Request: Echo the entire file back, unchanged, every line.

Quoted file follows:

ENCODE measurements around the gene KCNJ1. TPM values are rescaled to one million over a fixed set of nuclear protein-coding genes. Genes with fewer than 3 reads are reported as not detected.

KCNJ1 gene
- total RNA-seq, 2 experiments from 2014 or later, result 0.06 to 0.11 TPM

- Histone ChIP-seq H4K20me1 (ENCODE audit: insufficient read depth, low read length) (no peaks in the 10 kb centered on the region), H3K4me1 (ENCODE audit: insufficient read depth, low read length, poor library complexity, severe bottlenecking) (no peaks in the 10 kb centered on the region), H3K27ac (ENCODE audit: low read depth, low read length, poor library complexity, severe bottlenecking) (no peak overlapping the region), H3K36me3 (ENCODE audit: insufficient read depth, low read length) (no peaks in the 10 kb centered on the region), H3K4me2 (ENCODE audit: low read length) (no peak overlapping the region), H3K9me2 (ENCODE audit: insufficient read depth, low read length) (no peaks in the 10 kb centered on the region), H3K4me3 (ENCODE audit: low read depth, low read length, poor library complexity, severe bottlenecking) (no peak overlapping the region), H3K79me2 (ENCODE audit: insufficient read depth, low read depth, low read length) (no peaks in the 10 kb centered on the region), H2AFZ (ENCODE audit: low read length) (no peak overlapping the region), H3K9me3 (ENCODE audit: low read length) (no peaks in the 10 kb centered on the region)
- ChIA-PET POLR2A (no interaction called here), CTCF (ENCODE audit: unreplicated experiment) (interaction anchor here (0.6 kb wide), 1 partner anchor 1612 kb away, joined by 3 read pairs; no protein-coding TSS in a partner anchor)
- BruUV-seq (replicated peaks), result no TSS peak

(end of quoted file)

ENCODE measurements around the gene KCNJ1. TPM values are rescaled to one million over a fixed set of nuclear protein-coding genes. Genes with fewer than 3 reads are reported as not detected.

KCNJ1 gene
- total RNA-seq, 2 experiments from 2014 or later, result 0.06 to 0.11 TPM

- Histone ChIP-seq H4K20me1 (ENCODE audit: insufficient read depth, low read length) (no peaks in the 10 kb centered on the region), H3K4me1 (ENCODE audit: insufficient read depth, low read length, poor library complexity, severe bottlenecking) (no peaks in the 10 kb centered on the region), H3K27ac (ENCODE audit: low read depth, low read length, poor library complexity, severe bottlenecking) (no peak overlapping the region), H3K36me3 (ENCODE audit: insufficient read depth, low read length) (no peaks in the 10 kb centered on the region), H3K4me2 (ENCODE audit: low read length) (no peak overlapping the region), H3K9me2 (ENCODE audit: insufficient read depth, low read length) (no peaks in the 10 kb centered on the region), H3K4me3 (ENCODE audit: low read depth, low read length, poor library complexity, severe bottlenecking) (no peak overlapping the region), H3K79me2 (ENCODE audit: insufficient read depth, low read depth, low read length) (no peaks in the 10 kb centered on the region), H2AFZ (ENCODE audit: low read length) (no peak overlapping the region), H3K9me3 (ENCODE audit: low read length) (no peaks in the 10 kb centered on the region)
- ChIA-PET POLR2A (no interaction called here), CTCF (ENCODE audit: unreplicated experiment) (interaction anchor here (0.6 kb wide), 1 partner anchor 1612 kb away, joined by 3 read pairs; no protein-coding TSS in a partner anchor)
- BruUV-seq (replicated peaks), result no TSS peak